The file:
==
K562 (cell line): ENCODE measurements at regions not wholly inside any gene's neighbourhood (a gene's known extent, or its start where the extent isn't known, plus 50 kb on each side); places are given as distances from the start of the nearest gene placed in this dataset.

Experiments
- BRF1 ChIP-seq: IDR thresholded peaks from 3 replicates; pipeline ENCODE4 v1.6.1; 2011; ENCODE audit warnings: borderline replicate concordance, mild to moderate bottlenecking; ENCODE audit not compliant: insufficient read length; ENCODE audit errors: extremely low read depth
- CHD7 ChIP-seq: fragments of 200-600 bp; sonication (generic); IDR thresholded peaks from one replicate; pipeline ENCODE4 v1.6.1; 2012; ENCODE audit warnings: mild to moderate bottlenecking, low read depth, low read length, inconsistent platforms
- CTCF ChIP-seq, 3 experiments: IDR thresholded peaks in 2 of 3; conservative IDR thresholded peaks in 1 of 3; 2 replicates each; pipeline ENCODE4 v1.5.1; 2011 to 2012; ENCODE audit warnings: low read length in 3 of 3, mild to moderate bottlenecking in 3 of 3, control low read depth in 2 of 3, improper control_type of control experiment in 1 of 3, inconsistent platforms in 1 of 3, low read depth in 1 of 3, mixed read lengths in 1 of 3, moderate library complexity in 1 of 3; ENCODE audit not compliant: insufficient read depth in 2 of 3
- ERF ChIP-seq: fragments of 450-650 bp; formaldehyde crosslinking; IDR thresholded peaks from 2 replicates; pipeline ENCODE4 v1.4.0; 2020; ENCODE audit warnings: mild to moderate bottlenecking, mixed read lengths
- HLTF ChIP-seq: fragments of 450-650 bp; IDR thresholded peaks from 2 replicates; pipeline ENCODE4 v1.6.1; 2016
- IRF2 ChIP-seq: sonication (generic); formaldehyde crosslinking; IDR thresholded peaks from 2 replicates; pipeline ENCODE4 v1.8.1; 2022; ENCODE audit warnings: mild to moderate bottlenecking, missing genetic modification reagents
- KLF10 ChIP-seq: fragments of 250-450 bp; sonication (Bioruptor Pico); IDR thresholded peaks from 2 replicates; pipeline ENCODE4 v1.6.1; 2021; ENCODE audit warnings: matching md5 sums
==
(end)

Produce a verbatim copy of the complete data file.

K562 (cell line): ENCODE measurements at regions not wholly inside any gene's neighbourhood (a gene's known extent, or its start where the extent isn't known, plus 50 kb on each side); places are given as distances from the start of the nearest gene placed in this dataset.

Experiments
- BRF1 ChIP-seq: IDR thresholded peaks from 3 replicates; pipeline ENCODE4 v1.6.1; 2011; ENCODE audit warnings: borderline replicate concordance, mild to moderate bottlenecking; ENCODE audit not compliant: insufficient read length; ENCODE audit errors: extremely low read depth
- CHD7 ChIP-seq: fragments of 200-600 bp; sonication (generic); IDR thresholded peaks from one replicate; pipeline ENCODE4 v1.6.1; 2012; ENCODE audit warnings: mild to moderate bottlenecking, low read depth, low read length, inconsistent platforms
- CTCF ChIP-seq, 3 experiments: IDR thresholded peaks in 2 of 3; conservative IDR thresholded peaks in 1 of 3; 2 replicates each; pipeline ENCODE4 v1.5.1; 2011 to 2012; ENCODE audit warnings: low read length in 3 of 3, mild to moderate bottlenecking in 3 of 3, control low read depth in 2 of 3, improper control_type of control experiment in 1 of 3, inconsistent platforms in 1 of 3, low read depth in 1 of 3, mixed read lengths in 1 of 3, moderate library complexity in 1 of 3; ENCODE audit not compliant: insufficient read depth in 2 of 3
- ERF ChIP-seq: fragments of 450-650 bp; formaldehyde crosslinking; IDR thresholded peaks from 2 replicates; pipeline ENCODE4 v1.4.0; 2020; ENCODE audit warnings: mild to moderate bottlenecking, mixed read lengths
- HLTF ChIP-seq: fragments of 450-650 bp; IDR thresholded peaks from 2 replicates; pipeline ENCODE4 v1.6.1; 2016
- IRF2 ChIP-seq: sonication (generic); formaldehyde crosslinking; IDR thresholded peaks from 2 replicates; pipeline ENCODE4 v1.8.1; 2022; ENCODE audit warnings: mild to moderate bottlenecking, missing genetic modification reagents
- KLF10 ChIP-seq: fragments of 250-450 bp; sonication (Bioruptor Pico); IDR thresholded peaks from 2 replicates; pipeline ENCODE4 v1.6.1; 2021; ENCODE audit warnings: matching md5 sums